Thirty-three years after another All Blacks midfielder made rugby history in Bloemfontein, centre Conrad Smith nearly stole the show in yesterday's 28-19 Tri-Nations loss to South Africa.
In probably the best display of his 27-test career, Smith pulled off some splendid bootlace tackles, threw himself into rucks and looked the most dangerous New Zealand attacker.
The high point was his world class try in the 47th minute which sparked the All Blacks' rearguard.
Receiving the ball 25 metres out, Smith stepped inside Jean de Villiers and fended off Morne Steyn before breaking clear. He kept the defence at bay with a dummy and body shift before another fend, on JP Pietersen, and crash over the line in Francois Steyn's tackle.
For some in the crowd it evoked memories of second five-eighth Joe Morgan's match-winning try in the second test defeat of the Springboks at the same ground in 1976.
A rugby historian of reasonable note, Smith claimed little knowledge of the Morgan try.
One similarity was that it came from a planned move, with first five-eighth Stephen Donald cutting out second five Ma'a Nonu to give Smith a half-chance. "It's something we have practised a bit, they like to come in on Ma'a when he runs those lines and I just sat back and it worked out well - but we needed a couple more [tries]," Smith said.
The Wellingtonian outplayed opposite Jaque Fourie who reportedly described himself as "still the best centre in the world", during the leadup.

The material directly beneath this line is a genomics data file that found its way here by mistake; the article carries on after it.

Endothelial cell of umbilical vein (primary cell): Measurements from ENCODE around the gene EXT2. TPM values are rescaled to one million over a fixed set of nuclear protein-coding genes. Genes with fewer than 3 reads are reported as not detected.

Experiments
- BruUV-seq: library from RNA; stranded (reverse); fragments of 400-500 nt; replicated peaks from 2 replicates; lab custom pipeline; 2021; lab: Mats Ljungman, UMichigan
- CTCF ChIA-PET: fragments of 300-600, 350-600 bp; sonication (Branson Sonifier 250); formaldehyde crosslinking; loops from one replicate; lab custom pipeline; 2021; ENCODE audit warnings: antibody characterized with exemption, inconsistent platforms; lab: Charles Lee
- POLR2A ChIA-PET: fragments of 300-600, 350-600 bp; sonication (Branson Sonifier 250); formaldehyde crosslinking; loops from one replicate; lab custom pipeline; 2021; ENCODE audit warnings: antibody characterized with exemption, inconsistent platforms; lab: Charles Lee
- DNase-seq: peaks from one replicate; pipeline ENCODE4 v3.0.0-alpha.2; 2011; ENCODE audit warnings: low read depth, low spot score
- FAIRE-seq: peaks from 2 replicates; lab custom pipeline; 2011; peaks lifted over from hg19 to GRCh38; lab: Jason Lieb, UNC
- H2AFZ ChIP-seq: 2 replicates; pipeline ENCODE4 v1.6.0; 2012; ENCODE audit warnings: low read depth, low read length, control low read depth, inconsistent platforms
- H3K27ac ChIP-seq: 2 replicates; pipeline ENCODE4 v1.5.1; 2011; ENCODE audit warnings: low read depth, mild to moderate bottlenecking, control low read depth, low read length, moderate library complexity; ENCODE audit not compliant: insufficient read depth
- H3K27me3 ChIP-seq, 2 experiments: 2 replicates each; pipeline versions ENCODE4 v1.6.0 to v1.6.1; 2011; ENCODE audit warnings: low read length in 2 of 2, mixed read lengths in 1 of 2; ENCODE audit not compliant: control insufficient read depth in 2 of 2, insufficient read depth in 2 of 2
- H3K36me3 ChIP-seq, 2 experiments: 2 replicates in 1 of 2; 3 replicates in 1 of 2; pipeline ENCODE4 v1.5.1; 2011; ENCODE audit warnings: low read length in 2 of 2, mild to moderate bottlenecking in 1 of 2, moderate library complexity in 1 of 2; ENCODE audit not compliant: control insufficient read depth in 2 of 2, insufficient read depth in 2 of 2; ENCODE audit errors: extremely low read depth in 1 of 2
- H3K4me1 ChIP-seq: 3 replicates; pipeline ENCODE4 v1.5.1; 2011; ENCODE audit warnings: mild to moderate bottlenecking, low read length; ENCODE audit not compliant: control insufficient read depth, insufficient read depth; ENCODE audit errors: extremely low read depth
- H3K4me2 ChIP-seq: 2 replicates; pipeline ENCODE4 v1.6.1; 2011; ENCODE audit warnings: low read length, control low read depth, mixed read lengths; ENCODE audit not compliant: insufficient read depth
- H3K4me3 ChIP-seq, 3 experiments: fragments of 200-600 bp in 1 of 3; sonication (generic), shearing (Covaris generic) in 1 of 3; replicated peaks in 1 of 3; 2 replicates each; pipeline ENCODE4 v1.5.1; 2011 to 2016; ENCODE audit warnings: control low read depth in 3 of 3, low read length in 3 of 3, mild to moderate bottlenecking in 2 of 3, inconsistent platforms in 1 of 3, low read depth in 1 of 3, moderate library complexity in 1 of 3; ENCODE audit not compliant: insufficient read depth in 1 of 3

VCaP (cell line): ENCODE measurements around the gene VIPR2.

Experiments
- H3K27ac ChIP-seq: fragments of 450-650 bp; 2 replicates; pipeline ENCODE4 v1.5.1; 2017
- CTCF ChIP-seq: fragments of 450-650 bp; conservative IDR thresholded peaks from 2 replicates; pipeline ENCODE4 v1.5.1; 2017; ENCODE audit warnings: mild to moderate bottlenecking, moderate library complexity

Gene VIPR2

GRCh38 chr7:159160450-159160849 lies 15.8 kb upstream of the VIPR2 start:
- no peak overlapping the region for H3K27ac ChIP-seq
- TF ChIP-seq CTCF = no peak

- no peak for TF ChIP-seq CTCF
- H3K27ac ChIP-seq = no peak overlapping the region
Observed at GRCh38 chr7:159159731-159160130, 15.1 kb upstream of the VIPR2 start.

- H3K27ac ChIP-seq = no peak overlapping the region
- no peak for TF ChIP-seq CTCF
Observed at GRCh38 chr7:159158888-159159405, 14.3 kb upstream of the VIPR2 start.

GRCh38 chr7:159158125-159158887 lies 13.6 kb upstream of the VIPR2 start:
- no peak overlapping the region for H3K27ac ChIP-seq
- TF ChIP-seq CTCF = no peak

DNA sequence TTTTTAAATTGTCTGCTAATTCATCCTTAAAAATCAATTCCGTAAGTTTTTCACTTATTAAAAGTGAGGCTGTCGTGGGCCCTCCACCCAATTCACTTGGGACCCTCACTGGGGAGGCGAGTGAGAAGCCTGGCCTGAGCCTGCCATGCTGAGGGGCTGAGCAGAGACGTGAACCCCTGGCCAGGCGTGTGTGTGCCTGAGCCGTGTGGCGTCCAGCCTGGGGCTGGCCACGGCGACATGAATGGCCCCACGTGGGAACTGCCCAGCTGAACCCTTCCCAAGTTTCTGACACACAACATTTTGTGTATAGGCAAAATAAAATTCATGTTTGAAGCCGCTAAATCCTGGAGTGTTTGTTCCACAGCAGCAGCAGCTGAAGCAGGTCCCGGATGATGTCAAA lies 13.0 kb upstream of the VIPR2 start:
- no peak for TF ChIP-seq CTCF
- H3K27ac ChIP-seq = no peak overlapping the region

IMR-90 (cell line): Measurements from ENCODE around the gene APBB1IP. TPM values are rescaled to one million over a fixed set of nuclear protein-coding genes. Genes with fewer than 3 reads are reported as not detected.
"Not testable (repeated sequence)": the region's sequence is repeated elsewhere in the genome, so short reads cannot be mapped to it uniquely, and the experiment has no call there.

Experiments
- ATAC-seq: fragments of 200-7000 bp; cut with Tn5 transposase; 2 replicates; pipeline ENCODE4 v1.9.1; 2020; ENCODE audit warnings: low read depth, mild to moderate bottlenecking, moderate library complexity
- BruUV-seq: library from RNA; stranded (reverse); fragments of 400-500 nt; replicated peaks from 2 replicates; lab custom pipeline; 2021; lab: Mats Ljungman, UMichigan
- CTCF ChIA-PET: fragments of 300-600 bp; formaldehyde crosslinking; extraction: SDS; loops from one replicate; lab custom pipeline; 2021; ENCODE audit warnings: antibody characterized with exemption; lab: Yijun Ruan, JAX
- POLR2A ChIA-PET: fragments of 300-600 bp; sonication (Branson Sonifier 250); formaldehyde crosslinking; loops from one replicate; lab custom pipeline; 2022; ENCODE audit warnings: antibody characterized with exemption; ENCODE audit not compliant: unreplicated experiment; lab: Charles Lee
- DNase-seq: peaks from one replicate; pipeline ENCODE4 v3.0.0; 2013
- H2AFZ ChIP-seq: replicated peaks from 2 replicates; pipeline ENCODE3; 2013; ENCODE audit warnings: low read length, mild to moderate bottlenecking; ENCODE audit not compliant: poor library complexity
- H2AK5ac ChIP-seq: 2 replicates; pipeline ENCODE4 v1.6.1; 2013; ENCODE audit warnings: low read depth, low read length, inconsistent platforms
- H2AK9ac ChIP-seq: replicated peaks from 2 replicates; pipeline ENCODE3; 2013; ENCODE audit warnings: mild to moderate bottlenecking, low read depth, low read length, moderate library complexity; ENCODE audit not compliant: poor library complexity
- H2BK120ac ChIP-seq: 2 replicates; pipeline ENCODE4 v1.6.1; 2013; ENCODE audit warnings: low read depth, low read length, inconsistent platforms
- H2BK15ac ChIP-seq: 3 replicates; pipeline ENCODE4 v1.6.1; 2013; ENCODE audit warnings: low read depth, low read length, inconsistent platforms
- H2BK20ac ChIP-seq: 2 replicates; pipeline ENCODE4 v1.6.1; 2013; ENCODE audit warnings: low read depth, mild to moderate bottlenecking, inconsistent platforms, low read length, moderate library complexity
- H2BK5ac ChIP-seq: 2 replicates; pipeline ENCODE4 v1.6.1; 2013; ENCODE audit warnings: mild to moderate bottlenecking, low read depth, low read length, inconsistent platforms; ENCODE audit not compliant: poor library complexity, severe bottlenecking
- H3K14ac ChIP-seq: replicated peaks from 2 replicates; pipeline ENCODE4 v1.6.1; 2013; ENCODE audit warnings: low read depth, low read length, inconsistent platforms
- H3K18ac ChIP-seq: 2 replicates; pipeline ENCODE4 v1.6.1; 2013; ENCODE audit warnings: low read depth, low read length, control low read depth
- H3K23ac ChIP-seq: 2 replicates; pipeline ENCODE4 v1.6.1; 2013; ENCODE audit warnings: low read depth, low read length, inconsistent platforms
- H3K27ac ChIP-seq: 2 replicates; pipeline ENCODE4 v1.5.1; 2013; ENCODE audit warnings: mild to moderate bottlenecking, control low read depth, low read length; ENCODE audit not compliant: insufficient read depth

Fourie did get the last say, scoring a match-winning try that left a flat Smith believing New Zealand had let victory slip after hauling back from a 17-3 deficit.
"We were pretty gutted," he said.
"At four points down I felt we could have pushed on and won it. We have done it in the past and come back from deficits like that and it felt like we were going to do it again but you probably can't keep relying on that all the time. We need to start leading from the start.
"In the whole of that first half it sort of felt we were in our own 22 but then I thought we were playing really well and got ourselves into a good position, it felt like the momentum has shifted our way."
Smith's namesake, All Blacks assistant coach Wayne Smith, couldn't speak highly enough of his No 13.
"He's a big player defensively because he scrambles so well and he's so committed," he said.
"He had a really good game in attack. We know he's a class player and he just keeps proving it."